Shirley Abrahamson, the longest-serving Wisconsin Supreme Court justice in state history and the first woman to serve on the high court, has died. She was 87.
Abrahamson, who also served as chief justice for a record 19 years, died Saturday after being diagnosed with pancreatic cancer, her son Dan Abrahamson told The Associated Press on Sunday.
Wisconsin Gov. Tony Evers said in a statement that Abrahamson had a “larger-than-life impact” on the state's legal profession and her legacy is defined “not just by being a first, but her life’s work of ensuring she would not be the last, paving and lighting the way for the many women and others who would come after her.”
Long recognized as a top legal scholar nationally and a leader among state judges, Abrahamson wrote more than 450 majority opinions and participated in more than 3,500 written decisions during her more than four decades on Wisconsin’s highest court. She retired in 2019 and moved to California to be closer with her family.
In 1993, then-President Bill Clinton considered putting her on the U.S. Supreme Court, and she was later profiled in the book, “Great American Judges: An Encyclopedia.”
She told the Wisconsin State Journal in 2006 that she enjoyed being on the court.
“It has a mix of sitting, reading and writing and thinking, which I enjoy doing. And it’s quiet. On the other hand, all of the problems I work on are real problems of real people, and it matters to them, and it matters to the state of Wisconsin. So that gives an edge to it, and a stress,” she said.
The New York City native, with the accent to prove it, graduated first in her class from Indiana University Law School in 1956, three years after her marriage to Seymour Abrahamson. The couple moved to Madison and her husband, a world-renowned geneticist, joined the University of Wisconsin-Madison faculty in 1961. He died in 2016.
She earned a law degree from UW-Madison in 1962, then worked as a professor and joined a Madison law firm, hired by the father of future Gov. Jim Doyle.
Appointed to the state's high court by then-Gov. Patrick Lucey in 1976, Abrahamson won reelection four times to 10-year terms, starting in 1979. She broke the record for longest-serving in justice in 2013, her 36th year on the court.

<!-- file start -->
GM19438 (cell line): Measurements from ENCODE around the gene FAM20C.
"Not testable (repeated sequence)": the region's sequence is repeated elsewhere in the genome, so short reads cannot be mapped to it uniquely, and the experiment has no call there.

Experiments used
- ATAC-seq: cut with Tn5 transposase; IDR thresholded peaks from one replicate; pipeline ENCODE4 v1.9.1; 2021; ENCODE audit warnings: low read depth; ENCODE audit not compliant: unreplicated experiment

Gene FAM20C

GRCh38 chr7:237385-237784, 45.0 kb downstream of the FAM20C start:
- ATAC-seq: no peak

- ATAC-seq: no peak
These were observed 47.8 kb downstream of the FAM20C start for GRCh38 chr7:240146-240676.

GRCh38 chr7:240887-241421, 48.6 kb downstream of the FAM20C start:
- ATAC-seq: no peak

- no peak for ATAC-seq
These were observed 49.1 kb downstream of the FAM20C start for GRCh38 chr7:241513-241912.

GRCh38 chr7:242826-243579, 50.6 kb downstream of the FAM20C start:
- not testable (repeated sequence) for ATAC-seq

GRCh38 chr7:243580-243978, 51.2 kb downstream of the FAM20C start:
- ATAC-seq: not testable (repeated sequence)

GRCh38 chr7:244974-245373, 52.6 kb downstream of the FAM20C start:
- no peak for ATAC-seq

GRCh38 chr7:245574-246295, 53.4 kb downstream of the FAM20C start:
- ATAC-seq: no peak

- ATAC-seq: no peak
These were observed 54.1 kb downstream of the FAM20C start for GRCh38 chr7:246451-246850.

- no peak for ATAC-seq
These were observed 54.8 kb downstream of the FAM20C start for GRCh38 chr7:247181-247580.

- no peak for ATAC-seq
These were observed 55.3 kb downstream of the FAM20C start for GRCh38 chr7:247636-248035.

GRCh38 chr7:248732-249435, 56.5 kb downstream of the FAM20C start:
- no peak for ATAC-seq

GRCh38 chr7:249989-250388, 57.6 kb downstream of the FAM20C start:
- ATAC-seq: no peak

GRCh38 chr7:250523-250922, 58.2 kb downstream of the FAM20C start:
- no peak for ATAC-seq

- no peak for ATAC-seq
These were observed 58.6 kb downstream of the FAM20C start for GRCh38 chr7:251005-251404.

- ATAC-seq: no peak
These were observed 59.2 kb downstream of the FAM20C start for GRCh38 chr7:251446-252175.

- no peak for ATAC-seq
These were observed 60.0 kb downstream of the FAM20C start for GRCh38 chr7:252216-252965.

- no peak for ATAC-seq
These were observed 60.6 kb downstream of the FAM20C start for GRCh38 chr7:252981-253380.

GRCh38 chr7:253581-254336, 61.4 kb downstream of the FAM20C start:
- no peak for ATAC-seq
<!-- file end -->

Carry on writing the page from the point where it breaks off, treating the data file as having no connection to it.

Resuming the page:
Abrahamson was in the majority when the court in 2005 allowed a boy to sue over lead paint injuries even though he could not prove which company made the product that sickened him — undoing decades of precedent and opening paint companies to lawsuits seeking damages.
But Abrahamson found herself in the minority on several high-profile cases later in her career, including in 2011, when the court upheld the law championed by Republican then-Gov. Scott Walker effectively ending public employee union rights, and again in 2015, when the court ended a politically charged investigation into Walker and conservative groups.
Abrahamson’s health began to fail in 2018, and she frequently missed court hearings. That May, she announced she wouldn’t run again in 2019, and in August, she revealed she has cancer.
Doyle, a former Wisconsin attorney general and two-term governor, called Abrahamson a pioneer and said he sought her advice when he first ran for Dane County district attorney in the 1970s. Doyle's father, who was a federal judge, gave Abrahamson her first job out of law school, Doyle said Sunday.
“She was just the warmest, funniest, dearest friend anyone could have,” Doyle said.
Doyle has credited Abrahamson with working to demystify the court by holding hearings around the state and meeting with school groups and others to discuss its work.
In addition to breaking barriers for women, Doyle has said Abrahamson was a champion of civil rights and civil liberties, a protector of basic constitutional rights, and a strong advocate for open government and public records.
Dan Abrahamson, who practices law in California, said his mom kept her work and personal life separate.
“She was always there for meals,” he said. “She was always there with me for homework. ... As a mother, all of the energy and all of the attention to deal and all the care she brought to her professional life she brought to her family as well.”
Abrahamson wasn’t without her enemies, both on the court and among Republican lawmakers who pushed a constitutional amendment in 2015 that led to her ouster as chief justice. The voter-approved amendment enabled members of the court to choose the chief justice — who oversees the state court system — instead of requiring the title go to the most senior justice.
Abrahamson, who became chief in 1996, was quickly voted out by conservative justices who held a majority on the court when the new law took effect in 2015. Justice Patience Roggensack has served as chief justice since then.
Although she often clashed with more conservative members of the court, and drew support from liberals and Democrats, Abrahamson steadfastly maintained she was independent.
“When I joined the court, I was given a voice — a voice that I have not hesitated to use,” Abrahamson said in May 2018. “The best expression of appreciation I can give the people who have elected and repeatedly reelected me is to continue to speak with the clarity, forthrightness and compassion that come from a life I have tried to devote to service and to justice for all.”